Before damages will be awarded there are certain hurdles that must be cleared. These restrictions apply only to pecuniary losses.


In order for damages to be awarded for loss it must be shown that the breach caused the loss, ‘but for’ the breach the loss would not have happened.

Where the claimant has contributed to the loss through their own negligence this may reduce the damages recoverable under Section 1 of the Law Reform (Contributory Negligence) Act 1945. In Forsikringsaktieselskapet Vesta v Butcher (1986) (HoL) the court said that a ruling of contributory negligence could be given where the defendant has concurrent liability in contract and tort law. In other words, the liability of the defendant must exist independently to the contract (in tort law) for the claimant to have contributed to it by their own negligence.


Before an innocent party is awarded damages it must be proven that the loss which has been suffered is not too remote a consequence of the breach (Hadley v Baxendale (1854) (Court of Exchequer)).

Hadley hired Baxendale to transport a broken mill shaft for repair. The shaft was returned seven days later than expected. Due to the delay Hadley’s mill could not function and he suffered a loss of profit. He sued Baxendale for this but the court found that the loss was too remote to be recoverable. It was reasonable for Baxendale to have assumed that the mill owned a spare shaft and he had not specifically been told that the mill could not function without it.

Two principles were established on the issue of remoteness of damage…

1. Only losses which arise ‘naturally, according to the usual course of things, from the breach of contract’ are recoverable; or 2. Losses ‘that may reasonably be supposed to have been in the contemplation of both parties, at the time they made the contract, as the probable result of the breach of it’.

The two principles can be seen as relating to levels of knowledge held by the reasonable man. The first is the ‘usual’ consequences, what any person would have known would happen, and the second is based on the specific knowledge of the parties.

These principles were applied in the case of Victoria Laundry (Windsor) Ltd v Newman Industries Ltd (1949) (CoA).

Victoria Laundry purchased an industrial boiler for their laundry business from Newman and a delivery date was expressly stipulated in the contract. However, delivery was delayed by five months so Victoria Laundry claimed damages for both the loss of general profit during the period the boiler was delayed and the loss of a specific contract with the government.

The court held that the claimants could recover the loss of ordinary profits as it would have been reasonably foreseeable that the delay in delivery would lead to this loss, especially as the defendants were a specialist business who knew about the sector and knew that the boiler was needed for immediate use. However, the claimant could not recover the loss of the contract with the government as the defendant had no specific knowledge of this.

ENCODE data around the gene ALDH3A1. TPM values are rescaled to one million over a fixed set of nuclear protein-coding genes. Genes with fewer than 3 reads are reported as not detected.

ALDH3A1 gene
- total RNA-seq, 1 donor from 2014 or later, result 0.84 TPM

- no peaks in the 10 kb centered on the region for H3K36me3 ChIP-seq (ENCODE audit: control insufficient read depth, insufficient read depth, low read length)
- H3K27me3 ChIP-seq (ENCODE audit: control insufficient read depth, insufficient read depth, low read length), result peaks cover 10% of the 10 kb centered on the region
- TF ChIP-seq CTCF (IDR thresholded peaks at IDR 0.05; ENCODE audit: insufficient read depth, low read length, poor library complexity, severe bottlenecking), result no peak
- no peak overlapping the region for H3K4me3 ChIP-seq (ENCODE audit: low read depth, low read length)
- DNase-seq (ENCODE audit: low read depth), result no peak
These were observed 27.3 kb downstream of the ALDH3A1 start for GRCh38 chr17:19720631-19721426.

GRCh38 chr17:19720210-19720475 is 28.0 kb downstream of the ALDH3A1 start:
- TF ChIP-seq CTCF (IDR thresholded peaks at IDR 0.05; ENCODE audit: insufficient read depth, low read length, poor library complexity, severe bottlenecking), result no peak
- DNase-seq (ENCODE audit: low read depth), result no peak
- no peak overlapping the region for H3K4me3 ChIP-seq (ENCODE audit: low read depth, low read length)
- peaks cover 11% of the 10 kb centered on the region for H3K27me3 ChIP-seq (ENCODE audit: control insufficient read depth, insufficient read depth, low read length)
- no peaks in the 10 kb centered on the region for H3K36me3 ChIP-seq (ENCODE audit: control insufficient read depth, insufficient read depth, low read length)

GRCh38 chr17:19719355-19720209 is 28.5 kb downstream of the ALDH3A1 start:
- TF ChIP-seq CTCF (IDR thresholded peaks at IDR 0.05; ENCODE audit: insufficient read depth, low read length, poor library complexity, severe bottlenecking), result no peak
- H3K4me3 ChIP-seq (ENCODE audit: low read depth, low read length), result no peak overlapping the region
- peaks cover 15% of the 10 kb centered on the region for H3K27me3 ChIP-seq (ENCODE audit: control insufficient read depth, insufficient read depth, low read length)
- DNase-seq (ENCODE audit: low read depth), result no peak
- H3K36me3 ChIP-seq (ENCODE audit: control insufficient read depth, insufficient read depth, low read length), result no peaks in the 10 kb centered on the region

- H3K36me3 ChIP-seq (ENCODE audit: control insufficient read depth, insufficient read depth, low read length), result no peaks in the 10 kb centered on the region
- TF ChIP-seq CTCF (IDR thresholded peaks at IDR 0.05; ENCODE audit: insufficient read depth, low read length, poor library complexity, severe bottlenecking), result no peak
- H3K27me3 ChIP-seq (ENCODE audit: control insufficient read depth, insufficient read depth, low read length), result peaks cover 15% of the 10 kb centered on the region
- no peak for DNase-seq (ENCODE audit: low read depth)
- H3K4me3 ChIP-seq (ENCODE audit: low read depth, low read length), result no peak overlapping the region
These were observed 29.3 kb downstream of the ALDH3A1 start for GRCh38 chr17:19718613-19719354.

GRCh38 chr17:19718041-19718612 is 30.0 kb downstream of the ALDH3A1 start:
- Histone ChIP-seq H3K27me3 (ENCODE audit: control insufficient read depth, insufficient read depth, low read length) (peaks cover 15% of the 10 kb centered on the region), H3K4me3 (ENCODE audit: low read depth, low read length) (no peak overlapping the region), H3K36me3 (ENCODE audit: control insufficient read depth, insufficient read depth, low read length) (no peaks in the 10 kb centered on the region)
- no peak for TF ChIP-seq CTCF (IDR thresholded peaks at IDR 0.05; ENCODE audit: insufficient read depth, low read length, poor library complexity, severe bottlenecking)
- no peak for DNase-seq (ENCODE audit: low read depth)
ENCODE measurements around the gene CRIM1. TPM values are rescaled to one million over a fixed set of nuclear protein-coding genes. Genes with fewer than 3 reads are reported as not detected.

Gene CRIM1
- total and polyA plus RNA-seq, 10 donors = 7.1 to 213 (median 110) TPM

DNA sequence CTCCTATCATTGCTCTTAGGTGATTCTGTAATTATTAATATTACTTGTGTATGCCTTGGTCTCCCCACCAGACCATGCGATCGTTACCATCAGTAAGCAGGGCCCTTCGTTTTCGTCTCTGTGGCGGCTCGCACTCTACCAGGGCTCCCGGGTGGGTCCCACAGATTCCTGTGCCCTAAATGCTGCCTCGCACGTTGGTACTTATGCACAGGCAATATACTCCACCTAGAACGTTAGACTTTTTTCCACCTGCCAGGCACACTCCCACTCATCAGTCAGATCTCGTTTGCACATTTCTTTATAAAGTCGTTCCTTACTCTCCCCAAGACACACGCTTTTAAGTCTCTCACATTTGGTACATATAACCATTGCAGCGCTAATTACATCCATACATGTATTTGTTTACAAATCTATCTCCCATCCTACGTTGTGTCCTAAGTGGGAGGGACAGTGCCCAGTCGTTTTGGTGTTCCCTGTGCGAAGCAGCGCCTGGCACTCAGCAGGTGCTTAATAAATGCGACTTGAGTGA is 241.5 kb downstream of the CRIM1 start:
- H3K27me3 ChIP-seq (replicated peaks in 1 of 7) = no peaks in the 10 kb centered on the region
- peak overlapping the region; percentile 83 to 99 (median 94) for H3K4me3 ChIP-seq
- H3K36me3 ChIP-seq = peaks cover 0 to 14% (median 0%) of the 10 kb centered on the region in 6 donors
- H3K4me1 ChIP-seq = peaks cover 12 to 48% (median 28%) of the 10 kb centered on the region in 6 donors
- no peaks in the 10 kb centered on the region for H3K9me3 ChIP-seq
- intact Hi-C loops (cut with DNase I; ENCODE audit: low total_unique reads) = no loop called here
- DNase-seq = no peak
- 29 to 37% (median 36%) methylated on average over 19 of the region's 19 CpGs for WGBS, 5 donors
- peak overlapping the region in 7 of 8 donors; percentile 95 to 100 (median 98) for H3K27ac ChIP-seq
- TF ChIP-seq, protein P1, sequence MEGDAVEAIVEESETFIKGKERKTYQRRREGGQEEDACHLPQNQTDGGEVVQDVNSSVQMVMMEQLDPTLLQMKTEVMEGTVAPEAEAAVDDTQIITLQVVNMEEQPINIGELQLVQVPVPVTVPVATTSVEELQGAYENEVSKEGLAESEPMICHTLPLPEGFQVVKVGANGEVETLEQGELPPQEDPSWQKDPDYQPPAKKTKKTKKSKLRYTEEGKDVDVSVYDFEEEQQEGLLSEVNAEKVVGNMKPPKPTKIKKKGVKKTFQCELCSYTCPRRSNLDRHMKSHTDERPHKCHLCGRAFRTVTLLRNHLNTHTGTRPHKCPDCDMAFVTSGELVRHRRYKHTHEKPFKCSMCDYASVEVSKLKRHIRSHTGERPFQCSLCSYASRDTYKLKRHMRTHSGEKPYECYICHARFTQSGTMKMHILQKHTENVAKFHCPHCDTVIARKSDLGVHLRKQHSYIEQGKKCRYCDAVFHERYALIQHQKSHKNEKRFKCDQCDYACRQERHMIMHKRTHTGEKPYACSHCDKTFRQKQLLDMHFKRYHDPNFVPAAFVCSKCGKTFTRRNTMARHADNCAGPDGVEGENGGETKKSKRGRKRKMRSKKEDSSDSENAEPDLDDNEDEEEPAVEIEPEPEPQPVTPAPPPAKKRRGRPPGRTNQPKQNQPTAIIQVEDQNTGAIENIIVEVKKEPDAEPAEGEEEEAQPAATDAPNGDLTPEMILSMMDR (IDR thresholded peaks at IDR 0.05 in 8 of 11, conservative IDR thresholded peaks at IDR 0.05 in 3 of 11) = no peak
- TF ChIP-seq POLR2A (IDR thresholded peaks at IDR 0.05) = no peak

Although subsequent courts have debated what the test for remoteness should be (see Transfield Shipping v Mercator Shipping, The Achilleas (2008) (HoL)) the conventional test seems to still be that of reasonable contemplation from Hadley v Baxendale: i.e. was the loss suffered within the reasonable contemplation of the defendant at the time of contracting?


Where there’s a claim for financial loss the claimant is under a duty to mitigate the loss. The claimant will not be entitled to damages for any loss which they did not take reasonable steps to mitigate, or attempt to mitigate. In addition if the outcome of the mitigation is a recovery of all financial loss caused by the breach there can only be an award of nominal damages because there has been no loss (British Westinghouse Electric & Manufacturing Co Ltd v Underground Electric Railways Co of London Ltd (1912) (HoL)).

Underground Electric Railway purchased turbines from British Westinghouse which were deficient in energy consumption so they subsequently purchased new, more energy efficient turbines and claimed the cost of the replacement turbines from British Westinghouse. The court held that the cost of the replacement turbines was not recoverable because the new turbines were so much more energy efficient they had recovered most of the loss caused by the inefficient turbines. They could only claim for the loss of output before purchase of the new turbines.


What is reasonable will depend on the facts of the case. For example, if accepting the other party’s breach of contract presents the best means of mitigation then it would be unreasonable not to accept (Payzu v Saunders (1919) (CoA)).

Payzu contracted with Saunders for a delivery every month, for nine months, of crepe de chine at a discounted rate. Payzu’s cheque for the initial delivery was delayed and Saunders claimed, incorrectly, that this terminated the contract. Despite this Saunders offered to continue delivery if Payzu paid in cash upon delivery. Payzu rejected this and bought the product elsewhere for more and then tried to claim the difference in price. The court held that reasonable mitigation would have been accepting the new offer even though it was based on a breach of the original contract.

Whether a step was reasonable will be based on the circumstances at the time of the action rather than at the time of the court case with the benefit of hindsight.

Other examples include, embarking on expensive and complicated litigation was not reasonable in Pilkington v Wood (1953) (HC). It was reasonable that the claimant had not bought a substitute product in mitigation because he was financially unable to do so in Wroth v Tyler (1974) (HC).